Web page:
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Regional Trade Agreements and Preferential Trade Arrangements

What is a regional trade agreement or preferential trade arrangement? 

A regional trade agreement (RTA) or preferential trade arrangement (PTA) is a treaty, scheme, or contractual agreement that one or more governments arrange or agree to rule their trade relationships and market access conditions. Through trade agreements, governments agree on a range of obligations that include preferential tariffs for goods, commitments for services market access, intellectual property rights, and competition and investment measures, among other provisions. 

How can trade agreements affect my business? 

Regional trade agreements (RTAs) provide preferential market access, such as lower than MFN or zero tariffs for trade in goods between the RTA parties. They also increasingly have chapters related to trade facilitation, SPS and TBT measures, and intellectual property rights, all of which may impact your business. 

Preferential trade arrangements (PTAs) are usually provided by World Trade Organization (WTO) Members to developing country Members in the form of reduced tariffs for goods. Businesses can claim these benefits by meeting rules of origin (see guide on rules of origin) and other conditions stated in the text of these arrangements. 

What are the different types of RTAs and PTAs? 

PTAs are unilateral, involving an arrangement where one government provides preferential access to imports from one or more governments without receiving anything in return. 

RTAs may be on a bilateral basis between two governments, or may involve multiple governments in the same region or across regions. Visit the World Trade Organization and International Trade Centre websites for more information on trade agreements.

Below we explain both types of arrangements in further detail.

  1. Unilateral agreements: also known as PTAs, these provide unilateral trade preferences to the markets of the member that has developed the PTA, without requiring that beneficiary countries grant the same preferences in return. These preferences can come in the form of zero or lower import tariffs for products and only cover trade in goods. An example of a PTA includes the Generalized System of Preferences schemes (under which developed economies grant preferential tariffs to imports from developing economies). PTAs can also involve more limited schemes such as the United States’ African Growth and Opportunities Act (AGOA) or the European Union’s Everything But Arms (EBA) scheme. These are subject to a waiver granted by WTO Members and subject to review and renewal.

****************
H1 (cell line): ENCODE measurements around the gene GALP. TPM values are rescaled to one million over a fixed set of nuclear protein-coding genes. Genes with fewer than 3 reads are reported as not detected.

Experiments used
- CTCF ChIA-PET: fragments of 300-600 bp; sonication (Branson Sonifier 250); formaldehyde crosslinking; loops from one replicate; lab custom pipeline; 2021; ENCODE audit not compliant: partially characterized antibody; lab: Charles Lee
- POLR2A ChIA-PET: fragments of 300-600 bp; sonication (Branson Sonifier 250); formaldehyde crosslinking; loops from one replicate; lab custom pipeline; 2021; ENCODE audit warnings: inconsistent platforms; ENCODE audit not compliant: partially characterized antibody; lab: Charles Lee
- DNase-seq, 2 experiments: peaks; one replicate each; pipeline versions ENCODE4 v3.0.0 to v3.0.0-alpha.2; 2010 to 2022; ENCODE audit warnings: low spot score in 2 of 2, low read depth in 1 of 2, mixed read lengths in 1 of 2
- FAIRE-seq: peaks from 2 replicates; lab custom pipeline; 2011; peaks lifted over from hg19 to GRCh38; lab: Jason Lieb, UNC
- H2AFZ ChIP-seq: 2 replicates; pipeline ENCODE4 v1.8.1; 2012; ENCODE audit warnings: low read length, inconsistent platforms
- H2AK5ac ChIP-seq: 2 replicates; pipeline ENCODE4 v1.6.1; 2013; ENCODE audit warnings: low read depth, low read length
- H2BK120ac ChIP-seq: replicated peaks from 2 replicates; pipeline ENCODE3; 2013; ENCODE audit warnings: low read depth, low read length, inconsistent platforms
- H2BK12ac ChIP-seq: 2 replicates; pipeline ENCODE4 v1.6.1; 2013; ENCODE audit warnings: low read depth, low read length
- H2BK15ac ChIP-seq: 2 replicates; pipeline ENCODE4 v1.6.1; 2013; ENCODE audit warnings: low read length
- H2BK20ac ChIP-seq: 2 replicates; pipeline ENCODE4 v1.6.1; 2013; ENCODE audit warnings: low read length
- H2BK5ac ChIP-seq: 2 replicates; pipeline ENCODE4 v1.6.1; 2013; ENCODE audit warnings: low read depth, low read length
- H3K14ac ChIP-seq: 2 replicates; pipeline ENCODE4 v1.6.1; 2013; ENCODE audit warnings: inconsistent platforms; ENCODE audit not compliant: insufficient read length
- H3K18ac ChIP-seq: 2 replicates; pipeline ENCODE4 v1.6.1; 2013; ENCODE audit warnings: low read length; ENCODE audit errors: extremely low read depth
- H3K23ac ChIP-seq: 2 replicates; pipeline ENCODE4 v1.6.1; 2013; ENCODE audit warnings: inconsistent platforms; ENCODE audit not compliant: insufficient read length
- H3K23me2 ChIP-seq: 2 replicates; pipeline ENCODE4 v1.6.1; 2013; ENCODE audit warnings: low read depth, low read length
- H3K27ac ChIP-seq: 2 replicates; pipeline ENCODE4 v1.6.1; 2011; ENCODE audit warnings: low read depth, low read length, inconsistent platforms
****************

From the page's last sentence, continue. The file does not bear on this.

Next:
2. Reciprocal agreements: Reciprocal agreements are also known as regional trade agreements (RTAs) and cover rules and conditions applicable for trade in goods and services. They include free trade agreements (FTAs), customs unions, and partial scope agreements. Governments signing these agreements provide each other preferences and share benefits in terms of lower trade barriers and preferential market access. In addition, RTAs can include provisions on investment, customs cooperation and trade facilitation, trade and environment, trade and labor, and other areas.

How do I know if my products benefit from preferential treatment under an RTA or PTA? 

Trade agencies, industry associations, and chambers of commerce may have information on how you can benefit from trade agreements. The WTO’s RTA Database and PTA Database provide information on tariff preferences and other provisions such as customs procedures, SPS and TBT measures, to name a few examples, under all RTAs and PTAs notified to the WTO. 

Businesses can also visit the Rules of Origin Facilitator, a tool that identifies preferential tariffs under trade agreements, so long as these goods meet the rules of origin requirements included under these agreements. Through the Facilitator, businesses can find opportunities for preferential market access under trade agreements that can apply to their products. Visit the Rules of Origin Facilitator to learn more.